Around 252 A.D. Cyprian wrote a letter to several Christians (Maximus, Urbanus, Sidonius, and Macharius) who had recently been received back into the church after they had left under persecution. They repented and confessed faith, and after time, were allowed full fellowship once again. Cyprian rejoices in this letter (“Epistle L”  in the Ante-Nicene Fathers, V.326-7) that they repented and confessed faith. Here’s part of his counsel:
“Although there seem to be tares in the Church, yet neither our faith nor our charity ought to be hindered, so that because we see that there are tares in the Church we ourselves should withdraw from the Church: we ought only to labour that we may be wheat, that when the wheat shall begin to be gathered into the Lord’s barns, we may receive fruit for our labour and work. [Cyprian then quotes 2 Tim. 2.20]”
In other words, he calls these restored brethren to “stick with” the church even though there may be tares. Calvin said it this way: “Add to this, that very many, under the pretense of zeal, are excessively displeased, when every thing is not conducted to their wish, and, because absolute purity is nowhere to be found, withdraw from the Church in a disorderly manner, or subvert and destroy it by unreasonable severity (Commentary on Matthew [13.24-43]).”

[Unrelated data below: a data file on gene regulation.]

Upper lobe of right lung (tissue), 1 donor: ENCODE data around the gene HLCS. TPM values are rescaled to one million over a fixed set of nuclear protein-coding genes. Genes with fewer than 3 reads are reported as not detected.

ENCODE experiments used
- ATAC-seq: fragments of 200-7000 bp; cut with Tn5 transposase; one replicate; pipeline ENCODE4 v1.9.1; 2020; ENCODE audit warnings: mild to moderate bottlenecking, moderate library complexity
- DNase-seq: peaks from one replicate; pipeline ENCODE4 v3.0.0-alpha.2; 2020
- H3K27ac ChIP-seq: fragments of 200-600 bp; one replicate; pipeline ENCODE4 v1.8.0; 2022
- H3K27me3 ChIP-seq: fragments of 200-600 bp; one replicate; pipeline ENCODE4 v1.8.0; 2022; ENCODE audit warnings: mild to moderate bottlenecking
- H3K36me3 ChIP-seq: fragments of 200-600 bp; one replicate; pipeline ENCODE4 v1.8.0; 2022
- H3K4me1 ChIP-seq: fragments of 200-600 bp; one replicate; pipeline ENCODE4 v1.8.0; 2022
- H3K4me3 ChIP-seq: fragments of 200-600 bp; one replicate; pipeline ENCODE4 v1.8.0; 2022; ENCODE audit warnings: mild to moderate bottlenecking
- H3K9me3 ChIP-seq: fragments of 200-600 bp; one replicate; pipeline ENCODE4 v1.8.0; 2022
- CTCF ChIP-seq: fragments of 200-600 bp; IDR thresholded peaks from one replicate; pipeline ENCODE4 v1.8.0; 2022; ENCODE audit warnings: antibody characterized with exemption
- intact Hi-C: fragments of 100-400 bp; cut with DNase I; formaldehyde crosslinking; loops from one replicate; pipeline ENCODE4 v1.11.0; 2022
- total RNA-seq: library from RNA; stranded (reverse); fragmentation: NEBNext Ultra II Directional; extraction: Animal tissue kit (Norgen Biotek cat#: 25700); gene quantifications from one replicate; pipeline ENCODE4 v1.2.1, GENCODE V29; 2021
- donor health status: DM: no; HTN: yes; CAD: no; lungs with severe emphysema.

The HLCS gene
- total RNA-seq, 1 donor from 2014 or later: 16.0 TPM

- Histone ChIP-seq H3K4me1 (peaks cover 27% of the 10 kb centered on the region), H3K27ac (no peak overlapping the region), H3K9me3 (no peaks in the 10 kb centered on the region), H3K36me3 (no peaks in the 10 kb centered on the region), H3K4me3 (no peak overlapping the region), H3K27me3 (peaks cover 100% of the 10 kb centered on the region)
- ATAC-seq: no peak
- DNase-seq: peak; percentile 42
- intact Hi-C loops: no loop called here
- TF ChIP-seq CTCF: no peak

Cyprian then goes on to say, essentially, that it is not the job of humans to “do” the final separation between the wheat and the tares:
[No one] …may claim to himself what the Father has given to the Son alone, so as to think that he can take the fan for winnowing and purging the threshing floor, or can separate by human judgment all the tares from the wheat. That is a proud obstinacy and a sacrilegious presumption which a depraved madness assumes to itself. And while some are always assuming to themselves more dominion than meek justice demands, they perish from the Church; and while they insolently extol themselves, blinded by their own swelling, they lose the light of truth.”
Fascinating. Cyprian was hinting at the same things that the Reformers faced during the Reformation. With some historical/contextual clarifications, one could apply Cyprian’s latter quote to the Anabaptists of the 16th century and beyond.